"without question because I've known him for years, I've seen the
passionate leadership he's shown on issues of social justice and I know
what's in his heart."
"As far as I am concerned, the book is closed," he added.
A senior Democratic source with close contacts on Capitol Hill said Reid
is not depending only on Obama for forgiveness.
"He's in the midst of an aggressive mea culpa tour that has thus far
produced supportive statements from key African American leaders in the
Congress and civil rights community. He's got a strong record on social
justice and related issues and is doing the right thing by immediately
taking responsibility for the comment. He knows it was a boneheaded
thing to say and is showing appropriate remorse," the source said.
Democratic National Committee Chairman Tim Kaine also defended Reid. "I
don't think this is an issue that is going affect his leadership at all.
In fact, he's doing some very heavy lifting -- wonderful lifting right
now to get this health care bill over the goal line," Kaine told "Fox
The Democratic source added that Reid will likely not lose his position,
as Senate Majority Leader Trent Lott did after his 2002 tribute to the
now-deceased Sen. Strom Thurmond on his 100th birthday.
"The only way he gets deposed is if the Democrats decide they have a
political interest in seeing him go. Based on the reaction thus far,
he'll endure a few bad days but will be fine in the long run and can
focus his efforts on his campaign."
But Steele responded that if Lott is the standard, then Reid's comments
fall into the same category for resignation.
"It's more than just an apology here. It's a reflection of an attitude.
Now, remember, this is the same leader who, just a few weeks ago, you
know, was talking about health care in the context of slavery. Clearly,
he is out of touch not only with where America and his district are but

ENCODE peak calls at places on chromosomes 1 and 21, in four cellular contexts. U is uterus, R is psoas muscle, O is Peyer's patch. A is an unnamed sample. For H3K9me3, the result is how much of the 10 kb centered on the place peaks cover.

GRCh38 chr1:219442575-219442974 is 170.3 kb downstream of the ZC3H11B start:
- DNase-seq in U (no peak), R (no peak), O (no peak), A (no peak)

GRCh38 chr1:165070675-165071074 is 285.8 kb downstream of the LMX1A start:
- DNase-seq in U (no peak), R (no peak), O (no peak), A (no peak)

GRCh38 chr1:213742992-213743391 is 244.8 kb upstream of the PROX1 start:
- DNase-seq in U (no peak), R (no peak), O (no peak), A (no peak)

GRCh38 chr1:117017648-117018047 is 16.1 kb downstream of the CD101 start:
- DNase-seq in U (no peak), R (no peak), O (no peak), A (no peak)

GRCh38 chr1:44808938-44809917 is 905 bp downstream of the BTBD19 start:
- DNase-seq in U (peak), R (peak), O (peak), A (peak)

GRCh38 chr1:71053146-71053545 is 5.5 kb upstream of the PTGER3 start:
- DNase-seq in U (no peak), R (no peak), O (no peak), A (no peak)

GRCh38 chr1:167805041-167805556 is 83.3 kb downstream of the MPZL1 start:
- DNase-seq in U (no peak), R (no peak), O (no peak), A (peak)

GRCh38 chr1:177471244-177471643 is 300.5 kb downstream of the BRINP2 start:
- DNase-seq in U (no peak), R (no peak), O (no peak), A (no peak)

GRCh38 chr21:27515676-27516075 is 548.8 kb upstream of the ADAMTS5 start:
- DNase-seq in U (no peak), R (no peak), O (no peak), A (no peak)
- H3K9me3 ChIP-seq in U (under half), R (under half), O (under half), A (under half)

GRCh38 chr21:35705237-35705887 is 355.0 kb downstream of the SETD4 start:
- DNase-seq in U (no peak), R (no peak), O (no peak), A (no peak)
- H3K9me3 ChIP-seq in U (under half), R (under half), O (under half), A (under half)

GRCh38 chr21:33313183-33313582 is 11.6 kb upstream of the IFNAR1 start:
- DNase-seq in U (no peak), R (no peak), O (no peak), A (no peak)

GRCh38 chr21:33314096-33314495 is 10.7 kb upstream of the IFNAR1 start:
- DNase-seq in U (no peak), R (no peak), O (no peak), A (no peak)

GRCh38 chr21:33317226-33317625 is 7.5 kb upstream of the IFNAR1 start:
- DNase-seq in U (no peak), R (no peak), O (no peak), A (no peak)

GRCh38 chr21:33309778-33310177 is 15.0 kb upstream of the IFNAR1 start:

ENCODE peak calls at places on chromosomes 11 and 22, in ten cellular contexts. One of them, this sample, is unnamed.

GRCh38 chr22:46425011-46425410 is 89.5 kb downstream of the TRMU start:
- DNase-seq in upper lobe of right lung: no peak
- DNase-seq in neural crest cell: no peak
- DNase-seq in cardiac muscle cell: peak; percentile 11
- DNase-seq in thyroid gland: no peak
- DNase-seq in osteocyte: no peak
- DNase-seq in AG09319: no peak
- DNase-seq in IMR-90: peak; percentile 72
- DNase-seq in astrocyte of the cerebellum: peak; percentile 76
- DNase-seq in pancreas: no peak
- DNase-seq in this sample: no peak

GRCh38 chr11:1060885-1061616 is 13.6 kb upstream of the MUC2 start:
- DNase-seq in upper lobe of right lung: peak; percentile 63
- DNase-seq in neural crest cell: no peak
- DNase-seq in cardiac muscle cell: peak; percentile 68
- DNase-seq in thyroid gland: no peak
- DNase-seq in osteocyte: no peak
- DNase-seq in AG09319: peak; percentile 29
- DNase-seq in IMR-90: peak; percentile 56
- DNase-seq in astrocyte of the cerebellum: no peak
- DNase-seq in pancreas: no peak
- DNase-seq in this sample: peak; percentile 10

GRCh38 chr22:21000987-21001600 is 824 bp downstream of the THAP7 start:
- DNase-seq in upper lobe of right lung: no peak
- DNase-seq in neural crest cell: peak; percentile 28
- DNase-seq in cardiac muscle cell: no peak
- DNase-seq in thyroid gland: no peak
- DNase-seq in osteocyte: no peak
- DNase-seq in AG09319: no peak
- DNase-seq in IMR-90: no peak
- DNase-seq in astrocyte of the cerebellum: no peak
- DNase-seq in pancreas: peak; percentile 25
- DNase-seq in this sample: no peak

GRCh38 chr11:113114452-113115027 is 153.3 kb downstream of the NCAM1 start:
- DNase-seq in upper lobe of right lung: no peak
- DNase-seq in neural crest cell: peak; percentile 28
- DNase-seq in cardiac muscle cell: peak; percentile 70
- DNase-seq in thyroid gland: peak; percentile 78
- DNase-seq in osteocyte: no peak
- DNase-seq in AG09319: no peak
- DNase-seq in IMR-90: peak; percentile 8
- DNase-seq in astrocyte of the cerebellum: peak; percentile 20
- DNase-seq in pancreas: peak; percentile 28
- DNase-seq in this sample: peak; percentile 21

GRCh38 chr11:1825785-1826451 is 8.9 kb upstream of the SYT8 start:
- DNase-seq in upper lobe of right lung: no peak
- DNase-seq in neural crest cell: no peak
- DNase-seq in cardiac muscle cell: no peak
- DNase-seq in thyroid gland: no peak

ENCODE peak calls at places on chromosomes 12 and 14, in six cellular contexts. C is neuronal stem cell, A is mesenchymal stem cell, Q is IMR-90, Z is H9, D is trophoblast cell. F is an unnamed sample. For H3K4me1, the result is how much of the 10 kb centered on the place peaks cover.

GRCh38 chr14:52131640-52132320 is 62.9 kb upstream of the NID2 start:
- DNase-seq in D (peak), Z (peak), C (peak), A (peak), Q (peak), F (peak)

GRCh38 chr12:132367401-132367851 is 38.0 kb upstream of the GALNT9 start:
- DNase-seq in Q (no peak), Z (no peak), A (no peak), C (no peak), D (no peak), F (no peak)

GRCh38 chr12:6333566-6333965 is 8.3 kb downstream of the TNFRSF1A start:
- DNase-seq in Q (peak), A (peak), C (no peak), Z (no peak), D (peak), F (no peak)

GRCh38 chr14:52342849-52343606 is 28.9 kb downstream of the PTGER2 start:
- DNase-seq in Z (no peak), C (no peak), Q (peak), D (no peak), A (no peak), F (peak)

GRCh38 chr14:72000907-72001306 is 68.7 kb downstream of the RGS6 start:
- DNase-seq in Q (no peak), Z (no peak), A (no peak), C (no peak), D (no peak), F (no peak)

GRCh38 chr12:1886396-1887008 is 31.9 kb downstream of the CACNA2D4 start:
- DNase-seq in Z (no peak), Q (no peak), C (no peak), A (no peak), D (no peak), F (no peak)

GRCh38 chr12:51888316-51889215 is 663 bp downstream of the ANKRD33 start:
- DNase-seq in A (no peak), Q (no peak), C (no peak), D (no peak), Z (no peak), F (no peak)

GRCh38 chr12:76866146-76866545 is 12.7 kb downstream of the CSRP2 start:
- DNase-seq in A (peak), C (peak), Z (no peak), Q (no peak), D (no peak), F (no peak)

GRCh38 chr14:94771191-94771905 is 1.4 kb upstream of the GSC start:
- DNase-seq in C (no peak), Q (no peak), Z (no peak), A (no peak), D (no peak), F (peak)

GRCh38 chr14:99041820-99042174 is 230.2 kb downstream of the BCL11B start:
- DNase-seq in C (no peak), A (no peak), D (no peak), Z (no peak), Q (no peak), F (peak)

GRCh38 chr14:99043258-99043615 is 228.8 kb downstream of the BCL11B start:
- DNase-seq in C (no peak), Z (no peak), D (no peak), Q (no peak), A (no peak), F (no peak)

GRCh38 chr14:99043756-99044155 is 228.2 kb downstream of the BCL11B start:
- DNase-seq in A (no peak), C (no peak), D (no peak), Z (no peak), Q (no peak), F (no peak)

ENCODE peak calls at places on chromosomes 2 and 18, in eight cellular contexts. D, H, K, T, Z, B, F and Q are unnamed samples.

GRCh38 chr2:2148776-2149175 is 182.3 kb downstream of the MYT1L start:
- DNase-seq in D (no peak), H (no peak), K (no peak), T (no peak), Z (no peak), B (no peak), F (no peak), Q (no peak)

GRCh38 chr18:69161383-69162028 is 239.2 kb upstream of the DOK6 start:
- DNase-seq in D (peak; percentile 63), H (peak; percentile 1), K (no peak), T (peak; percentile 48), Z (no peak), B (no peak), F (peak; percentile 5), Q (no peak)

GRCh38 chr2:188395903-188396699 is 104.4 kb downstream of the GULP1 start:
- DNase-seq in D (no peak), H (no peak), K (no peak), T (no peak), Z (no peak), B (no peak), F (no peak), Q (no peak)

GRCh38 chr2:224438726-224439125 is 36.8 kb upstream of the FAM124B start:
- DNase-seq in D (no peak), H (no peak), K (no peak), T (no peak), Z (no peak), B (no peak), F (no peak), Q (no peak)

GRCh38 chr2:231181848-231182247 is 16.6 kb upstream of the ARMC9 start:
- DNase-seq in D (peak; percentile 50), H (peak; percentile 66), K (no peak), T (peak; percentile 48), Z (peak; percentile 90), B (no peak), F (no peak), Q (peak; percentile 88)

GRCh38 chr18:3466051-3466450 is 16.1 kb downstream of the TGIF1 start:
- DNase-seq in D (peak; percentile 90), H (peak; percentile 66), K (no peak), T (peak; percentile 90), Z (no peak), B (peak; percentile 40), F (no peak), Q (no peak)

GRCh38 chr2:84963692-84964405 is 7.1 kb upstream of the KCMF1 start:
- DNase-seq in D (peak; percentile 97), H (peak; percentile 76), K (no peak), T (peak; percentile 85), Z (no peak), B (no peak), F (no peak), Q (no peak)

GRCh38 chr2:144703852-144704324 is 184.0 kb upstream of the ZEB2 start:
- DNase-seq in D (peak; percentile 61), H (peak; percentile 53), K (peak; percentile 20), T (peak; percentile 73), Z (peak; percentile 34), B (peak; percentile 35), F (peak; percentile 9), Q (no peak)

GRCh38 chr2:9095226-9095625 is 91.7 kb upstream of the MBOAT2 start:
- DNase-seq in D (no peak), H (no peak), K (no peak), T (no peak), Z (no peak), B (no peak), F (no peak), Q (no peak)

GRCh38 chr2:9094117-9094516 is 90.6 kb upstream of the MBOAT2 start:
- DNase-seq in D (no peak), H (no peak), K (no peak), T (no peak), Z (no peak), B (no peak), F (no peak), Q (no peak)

where -- how African-Americans generally feel about these issues," he
Steele's response Sunday was much more fiery than his initial tepid
remarks to the news a day earlier. Some had suggested the reason for his
stilted reply was due to his own use of the racially charged term
"honest injun" during an interview last week.
Steele said he too never intended to make a racial slur.
"Well, if it is, I apologize for it. It's not an intent to be a racial
slur. I wasn't intending to say a racial slur at all," he said.
Sen. Jon Kyl, R-Ariz., agreed that if Lott should have resigned, then
Reid should too.
"Harry Reid has said a lot of insensitive things for which he's had to
apologize," he said. "My tendency is that when these people apologize,
if you know what's in their heart, they shouldn't. But I'd like to see
the same standard applied to both."
Reid's aides cite vast differences between him and Lott. They say Reid
has backed civil rights legislation, has voted for pro-civil rights
court nominees, has promoted diversity in hiring in the Nevada casino
industry and has always had an open and productive relationship with the
civil rights community in his home state and nationally.
With Reid's poll numbers tanking in his home state, the majority leader
is persisting. With no challenges to his majority leader position, he
also will not drop out of his re-election race.
But rank and file Democrats have been put in a difficult position. They
don't want to sound like nothing happened, but are uncomfortable
criticizing Reid in public.
Fox News' Major Garrett, Trish Turner and Lee Ross contributed to this